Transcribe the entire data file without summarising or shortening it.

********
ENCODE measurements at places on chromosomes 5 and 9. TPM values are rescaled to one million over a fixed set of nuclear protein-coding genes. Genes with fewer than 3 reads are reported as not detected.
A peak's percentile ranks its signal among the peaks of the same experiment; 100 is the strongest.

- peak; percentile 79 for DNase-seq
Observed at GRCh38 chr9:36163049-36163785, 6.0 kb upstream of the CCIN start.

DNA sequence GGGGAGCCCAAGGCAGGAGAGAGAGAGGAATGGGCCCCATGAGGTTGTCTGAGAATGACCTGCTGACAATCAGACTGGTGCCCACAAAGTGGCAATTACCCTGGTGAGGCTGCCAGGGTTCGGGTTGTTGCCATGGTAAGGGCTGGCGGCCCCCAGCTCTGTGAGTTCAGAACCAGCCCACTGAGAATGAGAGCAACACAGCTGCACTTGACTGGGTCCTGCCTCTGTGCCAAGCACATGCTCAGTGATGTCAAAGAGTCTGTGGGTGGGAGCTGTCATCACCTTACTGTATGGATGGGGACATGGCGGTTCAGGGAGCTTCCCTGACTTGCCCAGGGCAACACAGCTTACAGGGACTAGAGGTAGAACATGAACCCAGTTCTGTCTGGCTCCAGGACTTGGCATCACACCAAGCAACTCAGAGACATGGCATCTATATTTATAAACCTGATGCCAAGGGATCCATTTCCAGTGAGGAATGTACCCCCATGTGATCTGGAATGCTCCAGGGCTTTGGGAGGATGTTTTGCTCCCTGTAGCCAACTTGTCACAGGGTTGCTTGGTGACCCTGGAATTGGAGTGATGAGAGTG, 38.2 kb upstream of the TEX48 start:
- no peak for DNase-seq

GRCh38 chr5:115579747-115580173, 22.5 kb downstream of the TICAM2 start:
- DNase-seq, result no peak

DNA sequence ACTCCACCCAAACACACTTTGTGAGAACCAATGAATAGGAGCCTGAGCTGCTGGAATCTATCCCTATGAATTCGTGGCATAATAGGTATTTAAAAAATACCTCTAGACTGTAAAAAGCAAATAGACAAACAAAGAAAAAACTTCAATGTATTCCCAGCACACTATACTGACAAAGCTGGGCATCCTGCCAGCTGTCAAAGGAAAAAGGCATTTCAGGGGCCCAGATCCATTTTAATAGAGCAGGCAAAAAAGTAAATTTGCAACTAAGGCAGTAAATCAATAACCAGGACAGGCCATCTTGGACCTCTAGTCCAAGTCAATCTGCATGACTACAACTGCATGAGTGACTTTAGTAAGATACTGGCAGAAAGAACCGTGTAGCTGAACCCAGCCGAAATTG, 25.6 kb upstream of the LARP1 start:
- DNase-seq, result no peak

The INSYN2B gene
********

ENCODE measurements at places on chromosomes 5 and 9. TPM values are rescaled to one million over a fixed set of nuclear protein-coding genes. Genes with fewer than 3 reads are reported as not detected.
A peak's percentile ranks its signal among the peaks of the same experiment; 100 is the strongest.

- peak; percentile 79 for DNase-seq
Observed at GRCh38 chr9:36163049-36163785, 6.0 kb upstream of the CCIN start.

DNA sequence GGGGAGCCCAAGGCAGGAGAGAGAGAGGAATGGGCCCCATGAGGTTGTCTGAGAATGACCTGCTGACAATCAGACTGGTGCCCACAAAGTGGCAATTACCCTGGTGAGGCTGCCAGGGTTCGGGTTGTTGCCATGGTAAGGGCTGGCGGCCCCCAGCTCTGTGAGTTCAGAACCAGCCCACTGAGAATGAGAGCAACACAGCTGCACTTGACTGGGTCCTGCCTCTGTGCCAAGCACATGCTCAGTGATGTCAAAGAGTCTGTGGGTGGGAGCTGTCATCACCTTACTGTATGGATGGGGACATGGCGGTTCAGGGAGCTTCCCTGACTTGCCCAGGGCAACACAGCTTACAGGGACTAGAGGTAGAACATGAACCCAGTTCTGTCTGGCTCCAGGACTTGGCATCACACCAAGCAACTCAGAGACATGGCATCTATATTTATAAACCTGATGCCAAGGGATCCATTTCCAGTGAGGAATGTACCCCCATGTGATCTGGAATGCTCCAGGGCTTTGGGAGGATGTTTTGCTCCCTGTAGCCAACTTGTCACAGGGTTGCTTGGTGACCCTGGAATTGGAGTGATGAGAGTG, 38.2 kb upstream of the TEX48 start:
- no peak for DNase-seq

GRCh38 chr5:115579747-115580173, 22.5 kb downstream of the TICAM2 start:
- DNase-seq, result no peak

DNA sequence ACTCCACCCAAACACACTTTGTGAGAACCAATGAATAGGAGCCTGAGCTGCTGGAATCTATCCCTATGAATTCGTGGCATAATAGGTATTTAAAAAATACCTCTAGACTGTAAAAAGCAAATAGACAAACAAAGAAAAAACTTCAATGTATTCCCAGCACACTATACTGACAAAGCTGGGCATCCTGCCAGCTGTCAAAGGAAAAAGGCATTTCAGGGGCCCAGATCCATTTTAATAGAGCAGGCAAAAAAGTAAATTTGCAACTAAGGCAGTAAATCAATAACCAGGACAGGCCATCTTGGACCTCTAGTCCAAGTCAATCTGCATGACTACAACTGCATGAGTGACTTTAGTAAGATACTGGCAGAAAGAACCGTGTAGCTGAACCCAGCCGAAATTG, 25.6 kb upstream of the LARP1 start:
- DNase-seq, result no peak

The INSYN2B gene